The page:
The lower back is commonly the focus of “core” training and posture. With around 80% of individual’s experiencing some form of back pain it has become a massive focus for trainers more orientated towards rehab. With national health service initiatives running programs for lower back care for back pain resolution it is an issue for a large proportion of individual’s on a national level.
A lot of training and rehab protocols focus specifically on this area and in some cases rightly so. If we have weak musculature supporting the lower back then injury and pain can become chronic. In turn though research shows that most back pain will resolve itself within 6 weeks regardless of any type of exercise intervention. This is partly due to the way we adapt to pain- if in discomfort we will aim to get the body pain free, this may mean changing the way you stand or perhaps perform a task. Often this position may not be posturally desirable and the body begins adapting to this new posture or way of moving taking you further away from a more biomechanically desirable posture.
The lower back is an area that needs stability, the torso acts almost like a corset resisting the movement of the lumbar region keeping the area stable and actively promoting anti- rotation. While the spine is able to flex and extend as well as rotate performing this movements through a complete range of movement has been shown to be counterintuitive to spinal health, please note this highlights that end range of motion is the issue flexion, extension, lateral flexion and rotation are all performed daily and can be trained, the method of training though is the thing that needs to be questioned often. This has led to the prevalence of bracing style exercises such as the plank as an entry-level exercise which aim to provide stability in the core area… however, this may not necessarily be the good for everyone.
In the previous post I discussed that often hip position and pelvic tilt will play a role in lumbar spine position. If we take someone in to a plank based drill or indeed any exercise where there pelvic tilt is too extreme then we may be placing stress on the lower back. If we keep on addressing the lower back or core as the area of issue for training then we are missing the major player in why there is faulty alignment in the back in the first place. Effectively then we may be exaggerating the problem, creating poor movement quality as well as not necessarily resolving the back position issue.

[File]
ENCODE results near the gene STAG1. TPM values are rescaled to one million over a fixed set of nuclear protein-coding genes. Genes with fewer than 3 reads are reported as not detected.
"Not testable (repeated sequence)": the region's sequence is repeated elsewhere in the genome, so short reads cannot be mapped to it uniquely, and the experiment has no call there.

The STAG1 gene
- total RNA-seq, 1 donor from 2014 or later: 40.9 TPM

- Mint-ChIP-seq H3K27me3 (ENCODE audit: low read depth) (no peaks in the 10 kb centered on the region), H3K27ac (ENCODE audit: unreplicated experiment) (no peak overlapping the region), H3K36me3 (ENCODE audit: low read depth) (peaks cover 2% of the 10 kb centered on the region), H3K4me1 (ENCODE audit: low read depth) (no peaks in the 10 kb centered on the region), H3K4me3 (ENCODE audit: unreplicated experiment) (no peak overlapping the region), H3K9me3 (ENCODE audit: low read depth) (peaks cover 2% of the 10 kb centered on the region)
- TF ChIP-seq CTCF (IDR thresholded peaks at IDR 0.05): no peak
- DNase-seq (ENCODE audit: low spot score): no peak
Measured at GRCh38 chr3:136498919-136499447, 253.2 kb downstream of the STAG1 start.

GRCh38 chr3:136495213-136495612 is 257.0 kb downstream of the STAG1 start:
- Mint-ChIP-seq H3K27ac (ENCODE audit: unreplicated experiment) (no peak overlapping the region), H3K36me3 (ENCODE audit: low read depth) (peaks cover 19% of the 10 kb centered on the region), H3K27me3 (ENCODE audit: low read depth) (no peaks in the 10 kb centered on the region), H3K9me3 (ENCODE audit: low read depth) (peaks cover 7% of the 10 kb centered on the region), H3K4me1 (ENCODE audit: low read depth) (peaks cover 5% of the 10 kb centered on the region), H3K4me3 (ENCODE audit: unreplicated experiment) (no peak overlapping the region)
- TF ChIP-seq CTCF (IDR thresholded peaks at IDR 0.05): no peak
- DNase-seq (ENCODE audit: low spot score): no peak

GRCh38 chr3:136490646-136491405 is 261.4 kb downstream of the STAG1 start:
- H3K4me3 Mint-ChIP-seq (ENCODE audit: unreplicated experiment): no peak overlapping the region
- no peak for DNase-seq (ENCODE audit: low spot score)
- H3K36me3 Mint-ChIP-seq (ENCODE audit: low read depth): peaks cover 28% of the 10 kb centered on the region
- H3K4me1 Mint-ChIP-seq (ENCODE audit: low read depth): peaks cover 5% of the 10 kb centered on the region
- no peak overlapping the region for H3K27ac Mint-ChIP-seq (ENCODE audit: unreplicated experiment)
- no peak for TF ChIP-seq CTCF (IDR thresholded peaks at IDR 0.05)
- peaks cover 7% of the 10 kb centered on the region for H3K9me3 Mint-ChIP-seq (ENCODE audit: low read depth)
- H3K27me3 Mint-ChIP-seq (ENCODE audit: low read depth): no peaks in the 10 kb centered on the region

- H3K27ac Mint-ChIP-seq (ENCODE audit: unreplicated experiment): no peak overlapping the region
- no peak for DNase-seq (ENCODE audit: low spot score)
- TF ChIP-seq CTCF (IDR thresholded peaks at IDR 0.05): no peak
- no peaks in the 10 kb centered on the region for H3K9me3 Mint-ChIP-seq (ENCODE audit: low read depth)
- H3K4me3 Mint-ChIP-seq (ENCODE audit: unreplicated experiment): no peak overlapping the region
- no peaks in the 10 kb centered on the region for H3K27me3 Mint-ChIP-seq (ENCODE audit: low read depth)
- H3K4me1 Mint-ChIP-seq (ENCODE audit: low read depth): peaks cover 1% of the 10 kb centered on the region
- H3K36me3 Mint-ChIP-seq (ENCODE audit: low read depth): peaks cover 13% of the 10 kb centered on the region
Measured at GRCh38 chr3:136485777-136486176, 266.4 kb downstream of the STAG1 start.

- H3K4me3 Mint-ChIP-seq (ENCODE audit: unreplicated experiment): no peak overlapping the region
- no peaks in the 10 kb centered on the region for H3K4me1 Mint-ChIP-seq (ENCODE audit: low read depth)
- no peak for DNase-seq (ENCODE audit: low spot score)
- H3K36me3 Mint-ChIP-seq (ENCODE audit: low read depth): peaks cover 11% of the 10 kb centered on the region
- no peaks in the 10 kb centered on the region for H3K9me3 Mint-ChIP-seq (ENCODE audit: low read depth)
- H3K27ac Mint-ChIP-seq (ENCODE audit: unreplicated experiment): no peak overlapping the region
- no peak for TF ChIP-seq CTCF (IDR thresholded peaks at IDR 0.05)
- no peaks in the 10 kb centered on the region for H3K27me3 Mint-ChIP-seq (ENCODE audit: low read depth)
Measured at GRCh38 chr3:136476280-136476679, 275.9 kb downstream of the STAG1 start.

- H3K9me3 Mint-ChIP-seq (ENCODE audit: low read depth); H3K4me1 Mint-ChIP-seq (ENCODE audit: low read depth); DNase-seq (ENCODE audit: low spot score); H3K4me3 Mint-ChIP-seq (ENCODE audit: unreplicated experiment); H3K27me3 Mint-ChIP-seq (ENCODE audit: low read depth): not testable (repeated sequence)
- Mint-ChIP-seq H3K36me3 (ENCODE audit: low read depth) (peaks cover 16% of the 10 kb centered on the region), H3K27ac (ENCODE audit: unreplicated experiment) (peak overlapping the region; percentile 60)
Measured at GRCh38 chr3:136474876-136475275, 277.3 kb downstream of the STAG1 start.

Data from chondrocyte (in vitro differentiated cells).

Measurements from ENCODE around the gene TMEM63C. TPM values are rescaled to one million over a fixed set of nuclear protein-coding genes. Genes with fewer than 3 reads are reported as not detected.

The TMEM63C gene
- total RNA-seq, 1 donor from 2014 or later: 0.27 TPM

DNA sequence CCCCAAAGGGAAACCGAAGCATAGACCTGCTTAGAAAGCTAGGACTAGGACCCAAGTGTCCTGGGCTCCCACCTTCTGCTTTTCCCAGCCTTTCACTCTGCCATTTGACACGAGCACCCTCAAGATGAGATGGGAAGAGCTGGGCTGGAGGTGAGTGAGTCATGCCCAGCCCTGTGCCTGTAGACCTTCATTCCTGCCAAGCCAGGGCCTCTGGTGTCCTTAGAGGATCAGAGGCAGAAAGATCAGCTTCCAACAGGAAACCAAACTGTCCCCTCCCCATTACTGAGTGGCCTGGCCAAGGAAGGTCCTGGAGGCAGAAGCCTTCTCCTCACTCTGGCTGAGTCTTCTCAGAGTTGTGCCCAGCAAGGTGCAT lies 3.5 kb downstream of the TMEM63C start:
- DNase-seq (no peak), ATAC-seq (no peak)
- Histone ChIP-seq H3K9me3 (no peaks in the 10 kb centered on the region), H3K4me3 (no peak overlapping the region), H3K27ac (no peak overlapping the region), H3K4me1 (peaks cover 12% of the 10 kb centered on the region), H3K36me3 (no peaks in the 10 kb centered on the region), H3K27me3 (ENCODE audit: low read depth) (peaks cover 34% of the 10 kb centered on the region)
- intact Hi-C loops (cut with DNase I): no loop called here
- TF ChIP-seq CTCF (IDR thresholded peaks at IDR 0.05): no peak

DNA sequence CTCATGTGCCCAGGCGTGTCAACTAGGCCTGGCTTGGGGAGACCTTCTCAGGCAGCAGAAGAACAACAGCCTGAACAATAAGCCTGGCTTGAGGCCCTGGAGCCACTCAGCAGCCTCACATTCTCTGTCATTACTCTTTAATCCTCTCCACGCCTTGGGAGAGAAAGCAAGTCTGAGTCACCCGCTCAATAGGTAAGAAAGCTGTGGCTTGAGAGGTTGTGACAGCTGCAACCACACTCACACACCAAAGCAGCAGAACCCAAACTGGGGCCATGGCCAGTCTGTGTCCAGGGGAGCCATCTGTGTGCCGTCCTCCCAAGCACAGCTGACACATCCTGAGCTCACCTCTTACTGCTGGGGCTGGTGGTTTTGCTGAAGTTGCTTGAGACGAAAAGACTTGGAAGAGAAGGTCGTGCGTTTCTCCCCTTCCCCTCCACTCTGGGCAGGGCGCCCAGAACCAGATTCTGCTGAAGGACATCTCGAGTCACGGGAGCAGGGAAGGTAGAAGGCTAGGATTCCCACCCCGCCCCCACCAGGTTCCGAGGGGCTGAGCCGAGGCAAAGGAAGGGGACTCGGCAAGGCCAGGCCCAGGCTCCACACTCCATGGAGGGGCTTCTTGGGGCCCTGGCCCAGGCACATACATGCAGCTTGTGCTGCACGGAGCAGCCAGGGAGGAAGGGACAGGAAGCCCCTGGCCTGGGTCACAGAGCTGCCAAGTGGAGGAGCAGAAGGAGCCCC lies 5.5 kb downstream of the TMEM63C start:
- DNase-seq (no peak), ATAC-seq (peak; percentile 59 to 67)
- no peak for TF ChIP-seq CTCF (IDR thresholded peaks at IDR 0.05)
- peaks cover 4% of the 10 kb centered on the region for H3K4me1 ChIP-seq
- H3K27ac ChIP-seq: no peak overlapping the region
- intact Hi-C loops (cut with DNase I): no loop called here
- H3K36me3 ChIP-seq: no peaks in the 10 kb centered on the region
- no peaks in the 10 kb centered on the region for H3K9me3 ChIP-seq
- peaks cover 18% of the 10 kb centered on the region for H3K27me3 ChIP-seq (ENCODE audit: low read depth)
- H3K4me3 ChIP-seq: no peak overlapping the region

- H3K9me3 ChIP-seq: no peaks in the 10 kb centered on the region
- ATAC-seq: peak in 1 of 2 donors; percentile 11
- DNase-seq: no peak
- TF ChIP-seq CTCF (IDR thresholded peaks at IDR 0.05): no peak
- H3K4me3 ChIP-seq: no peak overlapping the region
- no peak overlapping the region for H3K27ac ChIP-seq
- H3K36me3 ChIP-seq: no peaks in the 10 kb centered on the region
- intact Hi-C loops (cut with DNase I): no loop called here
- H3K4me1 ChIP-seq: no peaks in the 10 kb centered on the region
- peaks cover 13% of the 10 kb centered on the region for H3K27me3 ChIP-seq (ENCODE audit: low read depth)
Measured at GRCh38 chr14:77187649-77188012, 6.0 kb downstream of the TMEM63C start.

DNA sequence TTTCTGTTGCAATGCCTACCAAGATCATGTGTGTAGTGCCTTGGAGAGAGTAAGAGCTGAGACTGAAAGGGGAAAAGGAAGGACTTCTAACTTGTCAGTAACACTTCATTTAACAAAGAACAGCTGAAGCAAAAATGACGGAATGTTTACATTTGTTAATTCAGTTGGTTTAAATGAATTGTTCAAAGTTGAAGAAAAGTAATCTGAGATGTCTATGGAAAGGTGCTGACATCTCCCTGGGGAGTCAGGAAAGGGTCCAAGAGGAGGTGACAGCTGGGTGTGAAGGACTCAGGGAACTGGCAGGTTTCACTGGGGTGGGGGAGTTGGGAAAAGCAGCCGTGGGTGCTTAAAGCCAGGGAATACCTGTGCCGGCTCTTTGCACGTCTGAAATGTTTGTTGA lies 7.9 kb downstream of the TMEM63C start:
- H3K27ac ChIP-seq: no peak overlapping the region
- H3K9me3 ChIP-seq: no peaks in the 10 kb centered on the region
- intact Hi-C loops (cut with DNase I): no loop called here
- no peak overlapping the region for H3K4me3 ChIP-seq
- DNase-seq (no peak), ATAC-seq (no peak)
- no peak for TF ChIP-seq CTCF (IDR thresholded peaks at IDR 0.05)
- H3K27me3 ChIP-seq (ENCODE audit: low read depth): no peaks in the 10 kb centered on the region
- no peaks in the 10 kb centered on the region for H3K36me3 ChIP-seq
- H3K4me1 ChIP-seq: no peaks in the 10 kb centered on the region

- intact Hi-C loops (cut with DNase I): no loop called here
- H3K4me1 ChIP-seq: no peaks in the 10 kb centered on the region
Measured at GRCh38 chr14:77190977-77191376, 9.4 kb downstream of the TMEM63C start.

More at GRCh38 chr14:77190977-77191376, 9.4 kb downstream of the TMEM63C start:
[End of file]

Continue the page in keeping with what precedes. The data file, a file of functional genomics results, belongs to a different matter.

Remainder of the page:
This really highlights that exercise selection often needs to be relevant to the individual. Addressing an are of pain though does not mean “make that are stronger” or just “stretching it” sometimes it means taking a holistic approach to the body and especially with back pain considering the mobility and strength around the hip region and it’s influence on posture further up the chain of the body. This also highlights that while an exercise like a plank may help positive change in posture for someone else it may not, it also highlights that one exercise is rarely the answer and the whole training programme has to address these issues. This is also relevant for those looking to enhance their performance, strength or even speed. Simply said, just because someone does a certain exercise which gets them a positive result it doesn’t mean you will see the same benefits to performance uniformly. Or as sayings go “one man’s meat is another man’s poison” (N.B. I suppose you could replace meat with lunges or deadlifts or other exercises which some people love while other people resent).
Postural issue issues don’t necessarily refer up the body from faulty hip position the upper back and shoulders play a major role in posture which I will discuss in the next post.